Mr. Mitchell and Mr. Johnson took quarters in the jail to be near their daughters, who shared the same cell. After two days' deliberation the grand jury indicted both for murder with malice and premeditation. Both pleaded not guilty, but Alice's attorney entered an additional plea of present insanity.
George Mitchell, Alice's father hired the best attorneys money could buy. He hired former secretary of war and ambassador to Japan Gen. Luke E. Wright and Col. George Gantt.
Lillie Johnson was represented by her neighbor Malcolm Patterson, an unknown lawyer then, but later he was elected to Congress in 1900, and governor in 1907.
The prosecutor was Atty. Gen. George B. Peters Jr. who had handled prosecution of cases in the area of murder, sexual transgression and insanity. He had his own tinge of scandal attached to his family, when his father Dr. George Peters had murdered Confederate General Earl Van Dorn in 1863, when he caught the general with Mrs. Peters.
Sarah Bernhardt who was appearing in Memphis at the time of the crime visited Alice in jail, and struck up a friendship with Alice. It's unknown why she would feel affinity towards such a heinous murderess.
Alice Mitchell was taken to the Western State Hospital for the Insane in Bolivar, to verify if she was a lunatic, or to find her sane and have her face trial.
By February, Alice Mitchell's family was trying to find proof of a family lineage for lunacy. Her mother, Isabella Mitchell née Scott married George Mitchell in 1856 and had 7 children before the birth of Alice when she was 44 years old. She had been treated for "puerperal insanity" after the birth of her first child and its subsequent death, and was treated for dementia in an asylum in Ohio after Alice's birth. She never appeared in the courtroom during the proceedings. They also claimed that a sister and an uncle of Mrs. Mitchell's were also confined in an asylum.
Her sisters Mattie and Addie testified that about the age of 12, Alice showed signs of nervousness and preferred boyish behavior.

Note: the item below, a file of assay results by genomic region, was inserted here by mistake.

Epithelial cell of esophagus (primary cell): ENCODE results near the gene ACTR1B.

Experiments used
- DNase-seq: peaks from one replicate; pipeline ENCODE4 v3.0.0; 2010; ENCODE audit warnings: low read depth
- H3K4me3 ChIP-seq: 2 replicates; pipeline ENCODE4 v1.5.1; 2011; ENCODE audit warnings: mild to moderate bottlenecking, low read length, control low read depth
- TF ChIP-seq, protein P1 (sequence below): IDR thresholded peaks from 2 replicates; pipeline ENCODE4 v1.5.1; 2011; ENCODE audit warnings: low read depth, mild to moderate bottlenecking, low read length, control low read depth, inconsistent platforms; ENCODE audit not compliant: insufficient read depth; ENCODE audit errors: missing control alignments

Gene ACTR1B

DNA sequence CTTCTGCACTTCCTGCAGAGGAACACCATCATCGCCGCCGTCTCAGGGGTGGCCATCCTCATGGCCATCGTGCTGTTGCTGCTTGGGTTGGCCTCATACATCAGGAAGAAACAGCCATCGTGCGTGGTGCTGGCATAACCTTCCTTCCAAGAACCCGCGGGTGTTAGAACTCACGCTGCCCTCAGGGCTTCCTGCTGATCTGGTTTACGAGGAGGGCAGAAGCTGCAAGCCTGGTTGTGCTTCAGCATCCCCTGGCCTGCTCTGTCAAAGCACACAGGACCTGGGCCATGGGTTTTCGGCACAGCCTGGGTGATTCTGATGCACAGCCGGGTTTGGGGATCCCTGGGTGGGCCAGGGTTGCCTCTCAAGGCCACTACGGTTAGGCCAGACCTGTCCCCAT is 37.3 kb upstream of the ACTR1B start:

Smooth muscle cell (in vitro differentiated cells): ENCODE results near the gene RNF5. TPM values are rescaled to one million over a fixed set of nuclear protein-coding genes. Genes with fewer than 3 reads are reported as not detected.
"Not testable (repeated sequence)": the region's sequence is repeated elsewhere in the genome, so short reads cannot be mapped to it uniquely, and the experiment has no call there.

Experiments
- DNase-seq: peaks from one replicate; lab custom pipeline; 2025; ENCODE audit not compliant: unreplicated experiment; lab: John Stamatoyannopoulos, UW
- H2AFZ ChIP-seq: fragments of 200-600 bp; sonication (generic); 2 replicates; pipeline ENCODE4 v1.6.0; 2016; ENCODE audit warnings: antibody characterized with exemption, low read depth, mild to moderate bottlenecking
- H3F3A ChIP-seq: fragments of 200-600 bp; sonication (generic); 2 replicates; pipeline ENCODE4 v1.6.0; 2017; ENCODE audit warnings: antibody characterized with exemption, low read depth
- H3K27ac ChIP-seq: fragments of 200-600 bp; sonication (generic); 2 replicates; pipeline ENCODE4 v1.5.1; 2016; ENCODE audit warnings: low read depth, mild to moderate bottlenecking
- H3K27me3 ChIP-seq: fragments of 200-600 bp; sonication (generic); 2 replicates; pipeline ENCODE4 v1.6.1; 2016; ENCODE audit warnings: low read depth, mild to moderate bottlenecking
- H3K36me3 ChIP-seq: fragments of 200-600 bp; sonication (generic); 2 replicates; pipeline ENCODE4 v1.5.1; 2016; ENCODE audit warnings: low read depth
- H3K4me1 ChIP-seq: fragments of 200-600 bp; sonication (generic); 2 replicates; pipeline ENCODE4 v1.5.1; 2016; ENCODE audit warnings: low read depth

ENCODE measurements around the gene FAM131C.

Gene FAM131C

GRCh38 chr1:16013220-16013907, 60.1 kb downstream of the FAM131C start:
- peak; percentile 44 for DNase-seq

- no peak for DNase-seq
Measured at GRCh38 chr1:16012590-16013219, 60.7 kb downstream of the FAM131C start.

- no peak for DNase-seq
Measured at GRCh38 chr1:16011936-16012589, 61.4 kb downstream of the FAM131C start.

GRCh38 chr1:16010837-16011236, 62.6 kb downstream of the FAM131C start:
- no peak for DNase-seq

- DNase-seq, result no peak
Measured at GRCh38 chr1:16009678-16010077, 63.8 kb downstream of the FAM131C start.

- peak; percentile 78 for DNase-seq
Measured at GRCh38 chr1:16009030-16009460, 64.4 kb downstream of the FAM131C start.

While they were still friends, Frederica had become engaged to Ashley Rozell (Rosell), but Alice took laudanum in an attempt at suicide, and Freda broke off the engagement.
When Frederica moved to Golddust in 1891, they sent letters to each other using assumed names. Part of their letters was in a cypher they had worked out.
During the trial it came out that Alice planned to cut her hair, dress as a man and use the name of Alvin J. Ward. If Alice's pastor at Grace Church wouldn't perform the ceremony they would run away to St. Louis.
Once on the stand, Alice was asked:
"Why did you follow her?"
"To cut her."
"Why did you cut her?"
"Because I knew I could not have her and I didn't want anyone else to have her."
"You intended to kill her?"
"Because I could not have her."
In July 1892, Alice was adjudged insane, and was committed to Bolivar asylum. Her family paid for all her comforts. It was noted she practiced the French harp, and was seen reading The Woman in Black by a reporter who visited her in the asylum. She had also put on 20 pounds. She would attend all the dances held for the patients, and appeared to be very gay. She never referred to Freda or the murder.
Freda's brother-in-law said of Alice: "She is a bad girl. She committed the murder at the dictate of a cold, wicked heart. ... She was no more crazy than I am."
A rhyme was made up for Alice:
There goes that Alice Mitchell
With arms strong tightly bound down.
For the crime she did in Memphis,
She's bound for Bolivar now.
It wasn't until March 1893, that the case against Lillie Johnson was dismissed. At that time she was suffering from consumption, and it was believed she wouldn't last a year. This appeared to be exaggerated in order to gain sympathy since Lillie was still alive in 1930.
Alice died unexpectedly in 1898, at the age of 25. Upon her death, it was said she had died from tuberculosis, but those closest to the case said she had taken her own life by jumping into a water tank at the top of the asylum building.
Freda's grave was unmarked except by flowers for many years.
Both of them are buried in Elmwood Cemetery in Memphis.
Stranger Than Fiction Stories
Author, Narrator and Producer